Oratory in the Age of Obama

A course in rhetoric for the Honors College of Rutgers Camden

Second Paper — Applying Garsten’s Saving Persuasion to the Contemporary Political Scene

Paper #2: Application of Rhetorical Concepts to the Contemporary Scene
in Response to Garsten’s Saving Persuasion (3 pages, double spaced)

Hardcopy draft due: April 6
Electronic draft due: April 8
Useful links:

http://www.hup.harvard.edu/catalog/GARSAV.html (publisher’s e-blurb)
http://bmcr.brynmawr.edu/2007/2007-02-18.html (insightful, critical review)
http://www.politico.com/news/stories/0108/7908.html (Garsten on Obama–interesting)

This paper asks you to ‘read’ the contemporary political landscape of democratic discourse through the interpretive ‘lens’ provided by Bryan Garsten’s critique, in Saving Persuasion, of early modern political theory, particularly in the works of Hobbes, Rousseau and Kant. This formative period, you will remember, witnessed a movement away from classical and Renaissance perspectives that embraced rhetoric and oratory as necessary and vital to civic affairs to a perspective deeply suspicious of rhetoric and persuasion. Each of the historical figures Garsten examines offer different critiques of rhetoric but all reflect a turn from agonistic (or combative) public debate and efforts to sway a crowd through verbal prowess in search of a more secure and sovereign source of authority. This unease with rhetoric closely parallels three major developments of the modern era: the rise of the nation state, the triumph of the individual over the collective, and the establishment of science as the standard of objective truth. (Interestingly, the return of rhetoric may itself be a sign of a new era of globalism and rapid change.)

In Greater Detail
Your task in this paper is both to respond to Garsten’s project of reading these thinkers and to consider the topics he concerns himself with to the current political landscape. Another way to put this is to say you must demonstrate the relevance of Garsten’s critique (of these philosophers’ critiques) by locating one or more places in the first three chapters of his text that you find particularly interesting and to use this place as a point of embarkation, that is, somewhere from which to set out.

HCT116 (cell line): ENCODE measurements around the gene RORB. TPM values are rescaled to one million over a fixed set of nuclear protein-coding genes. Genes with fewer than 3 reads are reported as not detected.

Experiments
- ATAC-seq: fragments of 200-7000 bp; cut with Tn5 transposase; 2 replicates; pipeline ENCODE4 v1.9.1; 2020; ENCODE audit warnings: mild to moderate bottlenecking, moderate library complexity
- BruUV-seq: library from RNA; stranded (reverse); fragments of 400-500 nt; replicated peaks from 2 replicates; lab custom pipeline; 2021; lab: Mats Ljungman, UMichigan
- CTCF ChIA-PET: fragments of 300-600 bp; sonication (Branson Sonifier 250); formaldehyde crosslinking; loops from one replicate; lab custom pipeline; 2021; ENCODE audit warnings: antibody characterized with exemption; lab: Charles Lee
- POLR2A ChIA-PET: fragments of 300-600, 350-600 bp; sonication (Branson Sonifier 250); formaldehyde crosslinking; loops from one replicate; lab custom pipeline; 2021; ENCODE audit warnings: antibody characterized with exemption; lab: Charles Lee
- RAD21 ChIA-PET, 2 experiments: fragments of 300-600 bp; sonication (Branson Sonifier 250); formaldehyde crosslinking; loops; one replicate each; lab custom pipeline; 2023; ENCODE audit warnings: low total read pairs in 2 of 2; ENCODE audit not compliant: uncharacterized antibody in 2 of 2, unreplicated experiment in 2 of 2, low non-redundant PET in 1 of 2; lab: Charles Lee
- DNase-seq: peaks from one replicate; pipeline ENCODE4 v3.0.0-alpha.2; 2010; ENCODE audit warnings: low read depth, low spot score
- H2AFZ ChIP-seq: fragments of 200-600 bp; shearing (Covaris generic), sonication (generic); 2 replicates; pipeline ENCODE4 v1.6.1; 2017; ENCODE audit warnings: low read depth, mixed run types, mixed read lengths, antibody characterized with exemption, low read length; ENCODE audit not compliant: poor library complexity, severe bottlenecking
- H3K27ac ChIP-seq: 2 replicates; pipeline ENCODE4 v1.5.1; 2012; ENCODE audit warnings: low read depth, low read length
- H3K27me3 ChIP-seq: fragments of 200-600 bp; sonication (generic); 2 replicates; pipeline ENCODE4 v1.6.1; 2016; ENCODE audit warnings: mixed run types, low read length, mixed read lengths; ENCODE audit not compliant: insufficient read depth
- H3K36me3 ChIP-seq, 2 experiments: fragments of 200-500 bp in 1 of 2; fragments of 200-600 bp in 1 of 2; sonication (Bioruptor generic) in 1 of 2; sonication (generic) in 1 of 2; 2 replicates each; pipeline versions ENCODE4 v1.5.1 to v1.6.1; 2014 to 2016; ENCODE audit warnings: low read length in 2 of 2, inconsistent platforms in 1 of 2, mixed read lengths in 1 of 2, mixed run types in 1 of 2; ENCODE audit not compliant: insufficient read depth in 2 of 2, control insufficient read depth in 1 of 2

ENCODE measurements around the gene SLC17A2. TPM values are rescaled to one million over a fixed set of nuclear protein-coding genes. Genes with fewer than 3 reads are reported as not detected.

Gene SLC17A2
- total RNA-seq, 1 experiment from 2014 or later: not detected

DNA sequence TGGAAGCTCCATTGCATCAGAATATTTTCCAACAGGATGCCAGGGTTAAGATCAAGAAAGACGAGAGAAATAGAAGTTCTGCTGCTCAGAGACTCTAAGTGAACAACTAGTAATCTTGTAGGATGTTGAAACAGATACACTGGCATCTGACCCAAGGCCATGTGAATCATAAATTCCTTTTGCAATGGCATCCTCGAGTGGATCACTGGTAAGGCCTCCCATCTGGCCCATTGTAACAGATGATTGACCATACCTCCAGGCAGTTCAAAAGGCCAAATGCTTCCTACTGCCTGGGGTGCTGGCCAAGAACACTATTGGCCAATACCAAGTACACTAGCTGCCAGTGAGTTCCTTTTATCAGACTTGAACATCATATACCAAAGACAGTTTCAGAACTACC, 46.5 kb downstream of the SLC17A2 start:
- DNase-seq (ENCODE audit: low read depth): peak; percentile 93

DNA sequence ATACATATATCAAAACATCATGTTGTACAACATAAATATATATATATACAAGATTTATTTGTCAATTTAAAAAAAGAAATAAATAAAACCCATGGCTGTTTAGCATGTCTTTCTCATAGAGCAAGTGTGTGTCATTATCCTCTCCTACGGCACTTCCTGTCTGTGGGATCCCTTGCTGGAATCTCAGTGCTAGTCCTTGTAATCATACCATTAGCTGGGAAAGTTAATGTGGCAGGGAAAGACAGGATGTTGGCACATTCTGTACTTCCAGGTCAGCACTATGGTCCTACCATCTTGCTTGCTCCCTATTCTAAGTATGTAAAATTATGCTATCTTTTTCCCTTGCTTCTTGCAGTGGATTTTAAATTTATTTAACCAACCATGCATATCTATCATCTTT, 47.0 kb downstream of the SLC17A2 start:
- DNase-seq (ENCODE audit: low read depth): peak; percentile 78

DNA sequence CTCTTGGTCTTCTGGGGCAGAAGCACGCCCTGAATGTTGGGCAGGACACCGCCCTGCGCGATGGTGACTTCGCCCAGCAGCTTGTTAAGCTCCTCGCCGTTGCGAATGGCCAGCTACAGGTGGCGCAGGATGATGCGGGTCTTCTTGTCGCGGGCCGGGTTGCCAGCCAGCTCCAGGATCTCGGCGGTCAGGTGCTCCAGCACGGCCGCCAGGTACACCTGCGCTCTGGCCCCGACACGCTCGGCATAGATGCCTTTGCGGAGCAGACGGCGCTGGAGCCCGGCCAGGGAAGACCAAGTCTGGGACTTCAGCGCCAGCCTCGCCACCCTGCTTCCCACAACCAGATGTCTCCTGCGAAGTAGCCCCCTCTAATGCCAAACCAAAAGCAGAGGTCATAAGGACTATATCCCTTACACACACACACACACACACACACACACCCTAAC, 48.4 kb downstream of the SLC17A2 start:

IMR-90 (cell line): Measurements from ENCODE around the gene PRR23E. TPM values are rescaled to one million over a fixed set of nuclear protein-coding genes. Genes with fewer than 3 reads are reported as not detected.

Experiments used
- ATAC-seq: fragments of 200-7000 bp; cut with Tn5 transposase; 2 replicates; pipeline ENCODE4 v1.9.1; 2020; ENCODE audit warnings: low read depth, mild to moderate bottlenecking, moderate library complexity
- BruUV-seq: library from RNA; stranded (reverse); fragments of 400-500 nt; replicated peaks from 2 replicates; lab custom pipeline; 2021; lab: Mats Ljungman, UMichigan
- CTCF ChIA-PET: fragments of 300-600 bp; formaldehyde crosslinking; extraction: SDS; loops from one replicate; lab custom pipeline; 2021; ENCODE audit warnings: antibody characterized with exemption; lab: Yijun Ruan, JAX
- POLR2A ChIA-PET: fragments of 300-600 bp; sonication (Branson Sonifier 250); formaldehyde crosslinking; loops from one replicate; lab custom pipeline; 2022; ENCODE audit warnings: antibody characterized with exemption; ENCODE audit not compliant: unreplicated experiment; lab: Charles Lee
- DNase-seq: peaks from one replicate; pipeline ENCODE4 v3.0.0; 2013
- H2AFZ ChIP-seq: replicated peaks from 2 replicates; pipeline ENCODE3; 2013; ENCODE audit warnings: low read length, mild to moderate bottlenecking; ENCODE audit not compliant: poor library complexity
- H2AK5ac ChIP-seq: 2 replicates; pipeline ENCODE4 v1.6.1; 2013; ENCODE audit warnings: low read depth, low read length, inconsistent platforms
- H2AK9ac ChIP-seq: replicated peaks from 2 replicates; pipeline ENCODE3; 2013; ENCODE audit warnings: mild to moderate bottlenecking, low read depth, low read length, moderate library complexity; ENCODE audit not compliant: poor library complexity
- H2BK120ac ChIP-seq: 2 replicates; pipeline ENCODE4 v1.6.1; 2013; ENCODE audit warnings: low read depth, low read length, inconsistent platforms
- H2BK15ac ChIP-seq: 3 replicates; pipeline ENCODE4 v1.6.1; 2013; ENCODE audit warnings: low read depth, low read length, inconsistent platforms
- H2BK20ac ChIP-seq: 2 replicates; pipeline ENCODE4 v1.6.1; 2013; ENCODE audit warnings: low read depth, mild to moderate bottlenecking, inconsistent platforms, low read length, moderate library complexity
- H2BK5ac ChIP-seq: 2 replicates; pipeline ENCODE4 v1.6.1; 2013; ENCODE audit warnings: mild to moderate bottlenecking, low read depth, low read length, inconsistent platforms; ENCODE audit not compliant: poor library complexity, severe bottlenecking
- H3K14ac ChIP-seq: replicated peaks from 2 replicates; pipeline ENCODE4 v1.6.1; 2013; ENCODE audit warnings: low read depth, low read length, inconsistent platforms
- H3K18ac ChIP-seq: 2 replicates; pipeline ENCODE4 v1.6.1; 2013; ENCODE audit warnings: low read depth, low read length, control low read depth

You should, then,  seek first to situate any passage you identity in the overall context of Garsten’s book and his subject’s thought and proceed by moving toward discussing issues raised by the text(s). What aspects do you find puzzling? intriguing? at odds with your prior conceptions or understanding. You need not entirely agree with Garsten–or Hobbes, Rousseau or Kant. To the extent that you find a place to stand that’s different from any that you read, so much the better. You may discover that Garsten overlooks something or perhaps makes too much of a point as he discusses persuasion, judgment, reason, opinion, representation, eloquence, etc.

The first part of your paper–the first page or so– might be understood as “coming to terms” or engaging and explaining the major ideas of the book. You close read a passage and situate it within some broader concern. In the second half, which may be understood as “forwarding” these ideas, you can leveraging the analysis in reference to the contemporary scene by discussing particular speech or a broader trend in public discourse.

One thing to keep in mind here is that your task is not to prove some grand claim but rather to contribute toward an ongoing conversation about civic (if not always civil) discourse.


You will be citing at least three works in this paper: Garsten, one or more works he discusses and something relatively recent that you bring into the conversation. You should thus have a Works Cited list. Excellent work in this paper thus exercises care in the introduction and incorporation of quoted and summarized material. You may consult Purdue University’s OWL site or refer to the Everyday Writer reference text by Andrea Lunsford. Your name and page should appear on every page in a footer/header. A title should appear at the top of the first page.


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